Coaches often preach on taking every game as being equally important. But this one might mean a little more than the rest.
“No game is more important than the other,” said head coach Jim Knowles ’87. “But we do have every reason in the world to try and win this one.”
Coming off an important 17-14 homecoming win against Colgate, Cornell (3-2, 0-2 Ivy) had to quickly move past the contest. The Red has failed to beat the Bears since 2002, and a win would give the Red its first winning streak of the season.
“We got over the game right away,” said junior safety Gus Krimm. “As soon as the clock hit 0, we celebrate and we realize what we accomplished. It was nice to win our homecoming game but we know the next game is Ivy League game and that is what’s important.”
A win this Saturday would not only give the Red its first winning streak of the year, but potentially give it some momentum going into the remainder of the season.
“[A win] is huge,” said junior quarterback Nathan Ford. “Every great team has to have consistency. We have been up and down and a win would definitely be a huge step and take us into the rest of the season. It would set the tone.”
Krimm, like Ford believes in the importance of having back-to-back wins.
“We have played really well in some games, and then we turn around and the wheels just fall off,” Krimm said. “It’s really big to get some consistency here and get a little momentum going. After that, things should take care of itself.”
In order for the Cornell to do so, Ford might have to stay on par with Brown’s (2-3, 1-1) No. 1-ranked passing attack. Bears junior quarterback Michael Dougherty averages 337.2 passing yards a game, while Ford ranks 17th nationally with 243.0 yards per game. Dougherty has also thrown 11 touchdowns to Ford’s three.
“[This week’s] practice is about ball control and security,” Ford said. “The best way to keep their offense at bay is to keep them off the field.”With Cornell averaging 30:14 possession minutes per game, Ford will look to his running game to make sure Dougherty doesn’t have a chance to show off his arm.
“Establishing the running game is going to be huge this week,” Ford said. “With Luke [Siwula] out, it has put a strain on us but we have stuck with the same concept and stuck with plays and it has helped.”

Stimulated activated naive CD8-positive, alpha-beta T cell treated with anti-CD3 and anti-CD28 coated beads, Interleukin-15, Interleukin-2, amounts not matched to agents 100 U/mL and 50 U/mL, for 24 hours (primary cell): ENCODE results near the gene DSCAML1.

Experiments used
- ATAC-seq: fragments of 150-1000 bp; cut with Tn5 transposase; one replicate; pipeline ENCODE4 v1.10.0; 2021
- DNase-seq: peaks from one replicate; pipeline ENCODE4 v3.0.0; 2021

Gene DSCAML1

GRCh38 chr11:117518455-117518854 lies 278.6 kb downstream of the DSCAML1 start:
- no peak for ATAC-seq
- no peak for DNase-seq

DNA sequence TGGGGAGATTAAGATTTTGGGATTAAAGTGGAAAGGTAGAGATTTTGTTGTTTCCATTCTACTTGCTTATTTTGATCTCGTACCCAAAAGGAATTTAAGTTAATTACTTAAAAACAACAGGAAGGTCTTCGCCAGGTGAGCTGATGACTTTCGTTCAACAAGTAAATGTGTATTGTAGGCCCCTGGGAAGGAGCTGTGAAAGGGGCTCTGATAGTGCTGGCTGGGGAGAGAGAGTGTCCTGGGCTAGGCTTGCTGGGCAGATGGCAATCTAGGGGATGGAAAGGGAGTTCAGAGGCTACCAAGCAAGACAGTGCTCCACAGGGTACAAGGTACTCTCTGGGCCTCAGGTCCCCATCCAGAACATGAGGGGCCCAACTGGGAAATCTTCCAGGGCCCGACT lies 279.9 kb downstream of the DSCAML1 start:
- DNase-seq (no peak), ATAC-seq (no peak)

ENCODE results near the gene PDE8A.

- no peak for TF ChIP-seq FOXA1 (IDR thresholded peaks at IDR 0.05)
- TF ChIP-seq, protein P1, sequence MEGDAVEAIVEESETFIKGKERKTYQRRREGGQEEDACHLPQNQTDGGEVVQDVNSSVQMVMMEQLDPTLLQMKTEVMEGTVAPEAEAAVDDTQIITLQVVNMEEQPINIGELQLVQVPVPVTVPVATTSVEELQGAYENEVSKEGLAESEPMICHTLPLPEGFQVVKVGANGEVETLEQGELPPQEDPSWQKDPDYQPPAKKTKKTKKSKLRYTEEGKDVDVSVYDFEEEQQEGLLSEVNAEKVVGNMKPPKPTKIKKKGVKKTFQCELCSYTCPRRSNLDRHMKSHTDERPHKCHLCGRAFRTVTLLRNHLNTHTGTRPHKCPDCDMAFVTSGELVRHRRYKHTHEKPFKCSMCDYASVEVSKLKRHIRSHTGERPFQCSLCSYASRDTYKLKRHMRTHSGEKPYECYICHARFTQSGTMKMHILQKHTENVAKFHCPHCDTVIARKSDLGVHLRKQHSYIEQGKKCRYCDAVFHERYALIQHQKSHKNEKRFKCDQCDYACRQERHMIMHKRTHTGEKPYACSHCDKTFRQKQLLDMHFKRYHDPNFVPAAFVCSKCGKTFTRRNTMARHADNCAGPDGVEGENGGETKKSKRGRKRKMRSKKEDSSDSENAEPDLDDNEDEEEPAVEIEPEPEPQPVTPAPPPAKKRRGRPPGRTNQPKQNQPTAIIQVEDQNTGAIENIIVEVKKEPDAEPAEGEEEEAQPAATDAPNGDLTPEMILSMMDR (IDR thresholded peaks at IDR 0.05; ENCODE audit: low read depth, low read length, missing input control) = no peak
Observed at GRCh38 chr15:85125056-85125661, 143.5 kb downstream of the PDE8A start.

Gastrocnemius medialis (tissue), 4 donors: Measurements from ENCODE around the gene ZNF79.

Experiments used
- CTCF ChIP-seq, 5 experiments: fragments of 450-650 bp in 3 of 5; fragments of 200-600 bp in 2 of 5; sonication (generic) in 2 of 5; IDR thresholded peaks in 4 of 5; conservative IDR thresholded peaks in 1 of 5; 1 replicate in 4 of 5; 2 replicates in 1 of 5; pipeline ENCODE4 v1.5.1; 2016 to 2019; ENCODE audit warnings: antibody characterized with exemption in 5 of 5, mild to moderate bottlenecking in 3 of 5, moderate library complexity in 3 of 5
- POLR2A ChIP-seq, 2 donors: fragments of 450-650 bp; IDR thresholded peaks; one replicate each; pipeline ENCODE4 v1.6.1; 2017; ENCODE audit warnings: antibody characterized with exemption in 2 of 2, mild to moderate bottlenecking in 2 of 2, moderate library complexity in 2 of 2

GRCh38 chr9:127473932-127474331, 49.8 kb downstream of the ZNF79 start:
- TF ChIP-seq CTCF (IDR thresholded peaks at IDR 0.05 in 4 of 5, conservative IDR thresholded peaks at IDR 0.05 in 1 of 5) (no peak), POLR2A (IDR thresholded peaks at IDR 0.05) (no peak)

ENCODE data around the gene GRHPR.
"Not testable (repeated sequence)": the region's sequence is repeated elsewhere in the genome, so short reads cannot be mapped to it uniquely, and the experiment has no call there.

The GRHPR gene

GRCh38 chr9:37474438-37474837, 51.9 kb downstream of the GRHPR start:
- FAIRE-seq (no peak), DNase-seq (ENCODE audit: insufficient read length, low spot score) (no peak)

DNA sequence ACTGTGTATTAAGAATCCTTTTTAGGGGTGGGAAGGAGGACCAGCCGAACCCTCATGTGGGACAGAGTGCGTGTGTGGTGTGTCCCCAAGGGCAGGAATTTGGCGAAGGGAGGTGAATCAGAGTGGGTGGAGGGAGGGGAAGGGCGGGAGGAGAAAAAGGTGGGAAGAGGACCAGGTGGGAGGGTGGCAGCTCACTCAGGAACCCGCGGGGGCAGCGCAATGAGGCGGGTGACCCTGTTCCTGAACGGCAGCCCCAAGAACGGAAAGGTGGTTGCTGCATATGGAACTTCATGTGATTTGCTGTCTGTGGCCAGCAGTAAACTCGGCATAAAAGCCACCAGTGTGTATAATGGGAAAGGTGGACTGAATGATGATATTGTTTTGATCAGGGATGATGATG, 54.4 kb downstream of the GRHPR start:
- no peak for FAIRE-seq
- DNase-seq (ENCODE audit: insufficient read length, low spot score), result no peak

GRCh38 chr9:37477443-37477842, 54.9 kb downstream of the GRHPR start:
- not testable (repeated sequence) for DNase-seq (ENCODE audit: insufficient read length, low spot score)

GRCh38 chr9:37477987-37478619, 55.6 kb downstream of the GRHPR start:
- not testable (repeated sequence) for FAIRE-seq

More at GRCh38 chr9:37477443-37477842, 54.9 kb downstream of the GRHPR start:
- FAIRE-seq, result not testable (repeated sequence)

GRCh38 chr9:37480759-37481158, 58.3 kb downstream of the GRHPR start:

That might be an issue, however, with senior running back Luke Siwula only hopeful to return to the Red’s lineup. Even if Siwula doesn’t return, Knowles wants a better performance in the running game compared to last weekend. In the win over Colgate, the tandem of junior Shane Kilcoyne and sophomore Randy Barbour only totaled 57 yards.
“We need to get better in our running game,” Knowles said. “Randy Barbour and Shane Kilcoyne have put together great efforts but our offensive line has to get better. As a unit, we expect more from them. We are just keying on them to play better this weekend.”
If the running game fails, you can expect additional pressure to be placed on the defense, especially Krimm and the secondary.
“They pass anywhere from 45 to 65 times in a game,” Krimm said. “We have focused on their two top receivers and containing the run.”
Brown’s top-2 receivers are senior Paul Raymond and sophomore Buddy Farnham. Raymond ranks third nationally with 123.0 receiving yards per contest while Farnham is second on the team with 84.0 yards per game. Not to be forgotten is junior Colin Cloherty, who the Red players have a vivid memory of. Last year, Cloherty made two touchdowns receptions of 51 and 12 yards in the Red’s 28-7 road loss to the Bears.
“More importantly, we would like to get the seniors the win against Brown,” Ford said. “I haven’t beaten them, even our fifth year seniors have not beating them. It would be a great way to send them out and give them some closure.”